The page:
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VHL Type 2B Mutations Retain VBC Complex Form and Function

  • Kathryn E. Hacker,

    Affiliation Department of Medicine, Curriculum in Genetics and Molecular Biology, Lineberger Comprehensive Cancer Center, University of North Carolina at Chapel Hill, Durham, North Carolina, United States of America

  • Caroline Martz Lee,

    Affiliation Department of Medicine, Curriculum in Genetics and Molecular Biology, Lineberger Comprehensive Cancer Center, University of North Carolina at Chapel Hill, Durham, North Carolina, United States of America

  • W. Kimryn Rathmell

    Affiliation Department of Medicine, Curriculum in Genetics and Molecular Biology, Lineberger Comprehensive Cancer Center, University of North Carolina at Chapel Hill, Durham, North Carolina, United States of America

VHL Type 2B Mutations Retain VBC Complex Form and Function

  • Kathryn E. Hacker, 
  • Caroline Martz Lee, 
  • W. Kimryn Rathmell



von Hippel-Lindau disease is characterized by a spectrum of hypervascular tumors, including renal cell carcinoma, hemangioblastoma, and pheochromocytoma, which occur with VHL genotype-specific differences in penetrance. VHL loss causes a failure to regulate the hypoxia inducible factors (HIF-1α and HIF-2α), resulting in accumulation of both factors to high levels. Although HIF dysregulation is critical to VHL disease-associated renal tumorigenesis, increasing evidence points toward gradations of HIF dysregulation contributing to the degree of predisposition to renal cell carcinoma and other manifestations of the disease.

Methodology/Principal Findings

This investigation examined the ability of disease-specific VHL missense mutations to support the assembly of the VBC complex and to promote the ubiquitylation of HIF. Our interaction analysis supported previous observations that VHL Type 2B mutations disrupt the interaction between pVHL and Elongin C but maintain partial regulation of HIF. We additionally demonstrated that Type 2B mutant pVHL forms a remnant VBC complex containing the active members ROC1 and Cullin-2 which retains the ability to ubiquitylate HIF-1α.


Our results suggest that subtypes of VHL mutations support an intermediate level of HIF regulation via a remnant VBC complex. These findings provide a mechanism for the graded HIF dysregulation and genetic predisposition for cancer development in VHL disease.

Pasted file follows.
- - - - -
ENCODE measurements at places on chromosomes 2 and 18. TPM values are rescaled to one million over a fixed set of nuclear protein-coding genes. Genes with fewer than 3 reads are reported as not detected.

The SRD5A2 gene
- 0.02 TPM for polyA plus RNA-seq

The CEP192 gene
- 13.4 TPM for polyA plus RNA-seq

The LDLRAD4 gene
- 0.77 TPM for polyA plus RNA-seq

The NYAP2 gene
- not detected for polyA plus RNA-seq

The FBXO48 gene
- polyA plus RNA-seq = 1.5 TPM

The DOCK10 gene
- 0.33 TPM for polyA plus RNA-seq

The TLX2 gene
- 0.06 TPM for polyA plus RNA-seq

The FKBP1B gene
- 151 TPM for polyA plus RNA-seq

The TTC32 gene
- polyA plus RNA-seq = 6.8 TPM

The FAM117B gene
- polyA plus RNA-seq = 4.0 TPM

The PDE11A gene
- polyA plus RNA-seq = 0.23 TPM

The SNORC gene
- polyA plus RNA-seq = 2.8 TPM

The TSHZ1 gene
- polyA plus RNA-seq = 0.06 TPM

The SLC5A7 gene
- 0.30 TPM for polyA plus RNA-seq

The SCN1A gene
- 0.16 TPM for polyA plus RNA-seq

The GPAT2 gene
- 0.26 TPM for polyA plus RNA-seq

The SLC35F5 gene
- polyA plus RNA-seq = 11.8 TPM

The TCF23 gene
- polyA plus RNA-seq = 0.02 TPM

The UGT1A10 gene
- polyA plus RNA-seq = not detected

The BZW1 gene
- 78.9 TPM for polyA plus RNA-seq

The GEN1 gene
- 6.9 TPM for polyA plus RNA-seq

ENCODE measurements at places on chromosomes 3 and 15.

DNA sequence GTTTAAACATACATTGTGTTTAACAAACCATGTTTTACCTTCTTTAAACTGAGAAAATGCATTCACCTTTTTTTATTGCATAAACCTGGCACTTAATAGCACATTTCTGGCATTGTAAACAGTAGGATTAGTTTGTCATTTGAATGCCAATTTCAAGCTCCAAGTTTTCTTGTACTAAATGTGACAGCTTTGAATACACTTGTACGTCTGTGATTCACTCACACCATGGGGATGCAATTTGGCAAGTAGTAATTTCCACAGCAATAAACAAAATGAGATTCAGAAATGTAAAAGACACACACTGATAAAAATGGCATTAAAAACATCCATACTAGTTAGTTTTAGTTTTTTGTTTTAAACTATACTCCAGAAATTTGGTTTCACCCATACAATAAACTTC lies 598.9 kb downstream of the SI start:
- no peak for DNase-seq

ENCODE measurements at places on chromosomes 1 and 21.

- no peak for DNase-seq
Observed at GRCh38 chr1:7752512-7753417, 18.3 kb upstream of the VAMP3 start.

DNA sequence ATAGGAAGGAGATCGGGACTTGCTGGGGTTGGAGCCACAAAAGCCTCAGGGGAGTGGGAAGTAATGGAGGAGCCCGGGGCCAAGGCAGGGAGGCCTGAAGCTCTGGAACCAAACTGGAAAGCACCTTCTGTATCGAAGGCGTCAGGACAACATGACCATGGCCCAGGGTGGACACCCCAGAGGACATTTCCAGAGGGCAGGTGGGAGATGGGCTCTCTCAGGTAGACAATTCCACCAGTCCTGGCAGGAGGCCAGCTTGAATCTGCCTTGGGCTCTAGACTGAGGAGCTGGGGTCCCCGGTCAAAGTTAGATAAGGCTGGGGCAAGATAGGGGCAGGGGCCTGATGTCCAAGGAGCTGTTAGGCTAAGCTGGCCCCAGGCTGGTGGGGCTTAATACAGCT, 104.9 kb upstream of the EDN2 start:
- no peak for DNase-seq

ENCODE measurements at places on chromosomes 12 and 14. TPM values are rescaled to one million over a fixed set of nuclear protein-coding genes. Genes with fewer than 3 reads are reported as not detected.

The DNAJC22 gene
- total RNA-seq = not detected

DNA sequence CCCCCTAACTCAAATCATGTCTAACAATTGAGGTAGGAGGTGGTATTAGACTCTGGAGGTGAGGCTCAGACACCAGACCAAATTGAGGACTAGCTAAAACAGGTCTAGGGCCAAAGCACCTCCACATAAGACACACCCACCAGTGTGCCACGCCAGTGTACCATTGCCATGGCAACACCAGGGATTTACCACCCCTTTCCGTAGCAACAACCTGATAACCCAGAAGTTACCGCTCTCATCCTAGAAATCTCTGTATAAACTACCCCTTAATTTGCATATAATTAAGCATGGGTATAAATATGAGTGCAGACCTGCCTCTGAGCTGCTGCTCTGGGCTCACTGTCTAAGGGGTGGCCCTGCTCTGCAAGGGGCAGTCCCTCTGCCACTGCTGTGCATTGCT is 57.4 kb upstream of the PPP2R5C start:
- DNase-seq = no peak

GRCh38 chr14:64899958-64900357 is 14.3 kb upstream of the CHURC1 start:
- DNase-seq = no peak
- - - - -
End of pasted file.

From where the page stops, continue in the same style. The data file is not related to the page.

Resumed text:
von Hippel-Lindau (VHL) disease is an autosomal dominant familial cancer syndrome caused by germline mutation or loss of the VHL tumor suppressor gene that affects approximately 1 in 36,000 individuals [1]. Individuals with VHL disease develop an array of tumors, including clear cell renal cell carcinomas (ccRCC), cerebellar and retinal hemangioblastomas, and pheochromocytomas [1]. VHL disease is divided by genotype into subtypes which predict the spectrum of risk for development of VHL-associated lesions [2][4]. Type 1 VHL disease predisposes to the development of ccRCC and hemangioblastoma. All patients with Type 2 VHL disease are at risk for pheochromocytoma. Type 2A VHL disease is further characterized by high risk for hemangioblastoma, and Type 2B VHL disease is associated with high risk for both hemangioblastoma and RCC. Type 2C VHL disease individuals exclusively develop pheochromocytoma [5]. Patients homozygous for the Arg200Trp (R200W) VHL mutation, located in the extreme C-terminal domain of the 213 amino acid VHL protein (pVHL), develop Chuvash Polycythemia [6], [7]. Biallelic inactivation of pVHL has also been reported in upwards of 90% of individuals with sporadic ccRCC [8]. Thus, a thorough understanding of wild-type and disease-associated mutant pVHL activities has potential to impact a broad spectrum of affected patients [1], [9], [10].

The VHL protein acts as the substrate recognition subunit of an E3 ubiquitin ligase complex analogous in structure to the SCF complex. The SCF and SCF-like complexes typically contain four subunits, including a RING finger protein (ROC1/Rbx1), a cullin protein (CUL/Cul), and two adaptor proteins linking the cullin to the substrate binding protein [11]. In the pVHL E3 complex (VBC), pVHL acts as the substrate binding protein and is responsible for the specificity of the complex-target interaction [12]. Human pVHL directly interacts with Elongin C, while Elongin B links pVHL-Elongin C to cullin 2 (CUL2)-ROC1 [13][15]. The VBC complex serves as a platform through which the E2 ubiquitin-conjugating enzyme, bound by CUL2-ROC1, and the pVHL-bound substrate are brought into proper positioning for ubiquitin transfer [11]. In the VBC complex, ROC1 functions to recruit the E2 enzyme and also promotes internal complex stability [12], [14].

The primary targets of the VBC complex are the hypoxia inducible factors, HIF-1α and HIF-2α. The HIF factors direct the transcriptional response to hypoxia by activating the expression of genes involved in angiogenesis, cell proliferation, erythropoiesis, energy metabolism, and apoptosis [16][21].